How Much Testing is enough
This is an important question to address as part of the test objective and strategy. Determining how much testing is sufficient is a judgment call, depending on the particular situation being faced. Factors that help determine how much system testing is enough include:
•Desired functional coverage – breadth of functional testing.
•Degree of quality, reliability or cleanliness required in the delivered product – depth of functional testing.
•Range of types of test that needed to be included, (e.g. usability, performance, security and control, compatibility/configuration – scope & variety of testing).
•Anticipated level of quality when it is delivered for testing.
•Risk and consequences of the defects that may be hidden.
•Ability to meet established audit standards, test completion criteria and quality goals for the system
•Constraints on the test effort, such as: the time and resources available for testing, and the feasibility, difficulties and costs of testing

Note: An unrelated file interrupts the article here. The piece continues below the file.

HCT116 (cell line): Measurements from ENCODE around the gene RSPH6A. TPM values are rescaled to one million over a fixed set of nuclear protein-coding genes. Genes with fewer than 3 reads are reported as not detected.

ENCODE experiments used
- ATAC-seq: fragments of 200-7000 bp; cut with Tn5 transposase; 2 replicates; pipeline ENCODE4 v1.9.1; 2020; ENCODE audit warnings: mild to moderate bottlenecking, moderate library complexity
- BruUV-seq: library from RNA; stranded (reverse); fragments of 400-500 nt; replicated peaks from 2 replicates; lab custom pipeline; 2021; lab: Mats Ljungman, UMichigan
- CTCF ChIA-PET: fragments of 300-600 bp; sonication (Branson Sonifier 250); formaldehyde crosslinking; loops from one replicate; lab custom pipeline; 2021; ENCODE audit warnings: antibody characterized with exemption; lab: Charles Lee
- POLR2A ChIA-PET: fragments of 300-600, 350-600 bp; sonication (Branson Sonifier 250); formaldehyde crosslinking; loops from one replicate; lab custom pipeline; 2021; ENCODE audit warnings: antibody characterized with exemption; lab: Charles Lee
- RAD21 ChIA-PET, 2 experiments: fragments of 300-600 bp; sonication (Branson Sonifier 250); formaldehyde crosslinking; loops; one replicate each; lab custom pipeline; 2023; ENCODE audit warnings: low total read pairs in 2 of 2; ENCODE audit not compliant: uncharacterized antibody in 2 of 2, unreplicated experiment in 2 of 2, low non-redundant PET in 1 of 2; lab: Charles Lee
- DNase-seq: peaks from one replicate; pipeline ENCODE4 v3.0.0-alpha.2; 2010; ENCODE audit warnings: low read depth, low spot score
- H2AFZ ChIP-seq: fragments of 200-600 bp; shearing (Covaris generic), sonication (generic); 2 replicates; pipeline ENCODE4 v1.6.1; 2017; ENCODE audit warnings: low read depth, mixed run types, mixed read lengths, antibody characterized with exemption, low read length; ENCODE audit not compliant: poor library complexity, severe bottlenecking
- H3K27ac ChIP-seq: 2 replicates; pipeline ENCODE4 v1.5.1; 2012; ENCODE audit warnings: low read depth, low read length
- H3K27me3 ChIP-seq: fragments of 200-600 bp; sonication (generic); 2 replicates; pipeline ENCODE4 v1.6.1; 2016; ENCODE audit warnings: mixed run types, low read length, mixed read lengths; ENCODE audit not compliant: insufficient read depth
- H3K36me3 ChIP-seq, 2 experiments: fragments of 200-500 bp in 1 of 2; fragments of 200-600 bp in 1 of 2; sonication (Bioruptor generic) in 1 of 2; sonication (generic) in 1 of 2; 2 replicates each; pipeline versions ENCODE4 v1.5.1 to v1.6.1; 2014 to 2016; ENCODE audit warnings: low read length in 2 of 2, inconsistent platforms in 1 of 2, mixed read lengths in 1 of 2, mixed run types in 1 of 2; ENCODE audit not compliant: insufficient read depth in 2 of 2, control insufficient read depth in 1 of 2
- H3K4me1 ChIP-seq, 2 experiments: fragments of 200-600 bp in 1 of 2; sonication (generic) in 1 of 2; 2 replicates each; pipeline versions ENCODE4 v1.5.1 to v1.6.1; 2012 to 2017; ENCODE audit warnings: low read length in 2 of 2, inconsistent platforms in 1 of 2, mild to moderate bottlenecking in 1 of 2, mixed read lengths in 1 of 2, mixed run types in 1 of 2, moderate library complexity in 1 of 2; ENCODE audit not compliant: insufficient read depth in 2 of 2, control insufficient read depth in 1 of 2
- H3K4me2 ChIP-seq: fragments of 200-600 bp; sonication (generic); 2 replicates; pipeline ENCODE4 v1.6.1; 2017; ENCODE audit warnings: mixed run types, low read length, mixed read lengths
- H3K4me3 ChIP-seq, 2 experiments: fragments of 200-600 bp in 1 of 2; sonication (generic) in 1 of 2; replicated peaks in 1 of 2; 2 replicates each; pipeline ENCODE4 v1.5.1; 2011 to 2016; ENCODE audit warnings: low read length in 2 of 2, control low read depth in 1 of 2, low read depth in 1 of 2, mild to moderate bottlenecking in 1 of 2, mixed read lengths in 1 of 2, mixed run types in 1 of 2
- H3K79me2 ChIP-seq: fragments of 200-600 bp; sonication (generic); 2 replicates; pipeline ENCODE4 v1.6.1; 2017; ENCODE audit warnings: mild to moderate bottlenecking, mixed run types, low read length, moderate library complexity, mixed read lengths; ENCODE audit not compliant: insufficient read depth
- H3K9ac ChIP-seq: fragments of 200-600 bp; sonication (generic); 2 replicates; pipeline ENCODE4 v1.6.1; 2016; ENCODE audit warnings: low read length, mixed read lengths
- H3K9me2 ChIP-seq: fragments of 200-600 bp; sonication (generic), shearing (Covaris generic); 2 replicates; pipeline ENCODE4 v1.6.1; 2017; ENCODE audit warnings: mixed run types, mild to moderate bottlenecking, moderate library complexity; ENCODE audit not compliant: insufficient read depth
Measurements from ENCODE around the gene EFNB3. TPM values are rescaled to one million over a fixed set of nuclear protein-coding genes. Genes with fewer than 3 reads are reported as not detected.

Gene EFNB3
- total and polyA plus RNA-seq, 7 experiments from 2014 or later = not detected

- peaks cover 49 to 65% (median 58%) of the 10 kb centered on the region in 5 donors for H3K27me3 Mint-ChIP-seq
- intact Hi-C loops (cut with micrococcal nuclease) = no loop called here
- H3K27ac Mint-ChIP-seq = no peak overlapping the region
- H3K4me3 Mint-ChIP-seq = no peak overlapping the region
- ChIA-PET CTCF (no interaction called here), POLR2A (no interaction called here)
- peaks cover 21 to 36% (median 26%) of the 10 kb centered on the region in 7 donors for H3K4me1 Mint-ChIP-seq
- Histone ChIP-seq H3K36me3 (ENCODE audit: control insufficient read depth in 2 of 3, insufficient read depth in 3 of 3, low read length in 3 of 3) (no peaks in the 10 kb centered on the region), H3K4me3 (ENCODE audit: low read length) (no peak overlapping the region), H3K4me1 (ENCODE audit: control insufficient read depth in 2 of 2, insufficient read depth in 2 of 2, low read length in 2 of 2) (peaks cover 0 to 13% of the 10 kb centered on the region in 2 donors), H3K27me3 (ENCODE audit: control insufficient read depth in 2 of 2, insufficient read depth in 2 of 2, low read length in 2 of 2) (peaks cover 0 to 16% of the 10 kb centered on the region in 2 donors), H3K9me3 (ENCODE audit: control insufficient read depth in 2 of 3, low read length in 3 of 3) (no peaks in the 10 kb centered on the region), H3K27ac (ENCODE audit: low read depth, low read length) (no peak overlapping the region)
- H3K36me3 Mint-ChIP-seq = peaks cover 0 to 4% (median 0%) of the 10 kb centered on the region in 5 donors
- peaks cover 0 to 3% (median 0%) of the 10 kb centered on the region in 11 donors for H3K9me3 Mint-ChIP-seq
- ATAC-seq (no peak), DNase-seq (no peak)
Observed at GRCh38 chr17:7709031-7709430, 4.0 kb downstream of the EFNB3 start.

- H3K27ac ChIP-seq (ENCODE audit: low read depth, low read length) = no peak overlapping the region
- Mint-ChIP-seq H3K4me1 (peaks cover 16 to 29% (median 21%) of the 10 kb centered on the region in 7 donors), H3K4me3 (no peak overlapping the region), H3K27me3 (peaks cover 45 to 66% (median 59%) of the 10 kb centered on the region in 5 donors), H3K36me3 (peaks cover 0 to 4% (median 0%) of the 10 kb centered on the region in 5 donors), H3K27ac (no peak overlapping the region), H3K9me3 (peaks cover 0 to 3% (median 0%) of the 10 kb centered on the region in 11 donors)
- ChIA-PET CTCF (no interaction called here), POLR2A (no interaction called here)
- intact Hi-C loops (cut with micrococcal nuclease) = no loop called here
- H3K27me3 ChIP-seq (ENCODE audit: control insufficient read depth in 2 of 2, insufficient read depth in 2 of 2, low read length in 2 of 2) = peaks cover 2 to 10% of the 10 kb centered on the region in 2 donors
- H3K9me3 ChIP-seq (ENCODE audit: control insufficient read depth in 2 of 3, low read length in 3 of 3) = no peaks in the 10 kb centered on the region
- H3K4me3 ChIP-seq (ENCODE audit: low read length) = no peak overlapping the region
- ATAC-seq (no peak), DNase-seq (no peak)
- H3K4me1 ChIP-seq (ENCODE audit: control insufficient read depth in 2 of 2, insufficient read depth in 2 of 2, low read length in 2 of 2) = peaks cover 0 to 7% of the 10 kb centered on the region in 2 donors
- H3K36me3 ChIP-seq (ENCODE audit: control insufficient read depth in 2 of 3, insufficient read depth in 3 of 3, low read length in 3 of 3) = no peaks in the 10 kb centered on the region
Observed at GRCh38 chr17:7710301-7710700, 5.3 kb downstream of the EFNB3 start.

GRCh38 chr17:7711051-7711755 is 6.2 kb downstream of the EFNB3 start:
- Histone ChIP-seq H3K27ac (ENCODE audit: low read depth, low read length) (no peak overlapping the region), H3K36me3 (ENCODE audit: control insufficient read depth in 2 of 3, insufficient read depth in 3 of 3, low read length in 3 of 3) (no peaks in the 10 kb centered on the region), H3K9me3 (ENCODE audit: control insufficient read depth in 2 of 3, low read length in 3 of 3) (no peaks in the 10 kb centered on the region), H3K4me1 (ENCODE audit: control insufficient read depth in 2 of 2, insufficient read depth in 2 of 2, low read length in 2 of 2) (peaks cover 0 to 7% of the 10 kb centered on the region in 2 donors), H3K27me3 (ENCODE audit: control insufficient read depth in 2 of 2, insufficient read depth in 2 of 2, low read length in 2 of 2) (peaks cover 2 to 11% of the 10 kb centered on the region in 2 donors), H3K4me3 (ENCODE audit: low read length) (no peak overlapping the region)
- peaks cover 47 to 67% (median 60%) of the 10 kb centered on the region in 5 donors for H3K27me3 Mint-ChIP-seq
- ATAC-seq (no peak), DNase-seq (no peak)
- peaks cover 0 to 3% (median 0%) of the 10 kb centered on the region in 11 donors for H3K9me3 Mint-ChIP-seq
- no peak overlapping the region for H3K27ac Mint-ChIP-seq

One method to determine how many tests are needed is incremental justification. The idea is to define and accumulate test requirements in a series of cycles. The test are prioritized by the assessed level of criticality or importance, for example:
•Critical – MUST test
•Important – Should test
•Desirable – Nice if we get to it
The first cycle of test requirement addresses the critical tests. The second iteration addresses the important tests, and so on. During each iteration cycle, the incremental or additional time and cost of the newly added tests must be justified. Eventually, when the next iteration of added test cases can no longer be justified, the set of test to be performed is complete.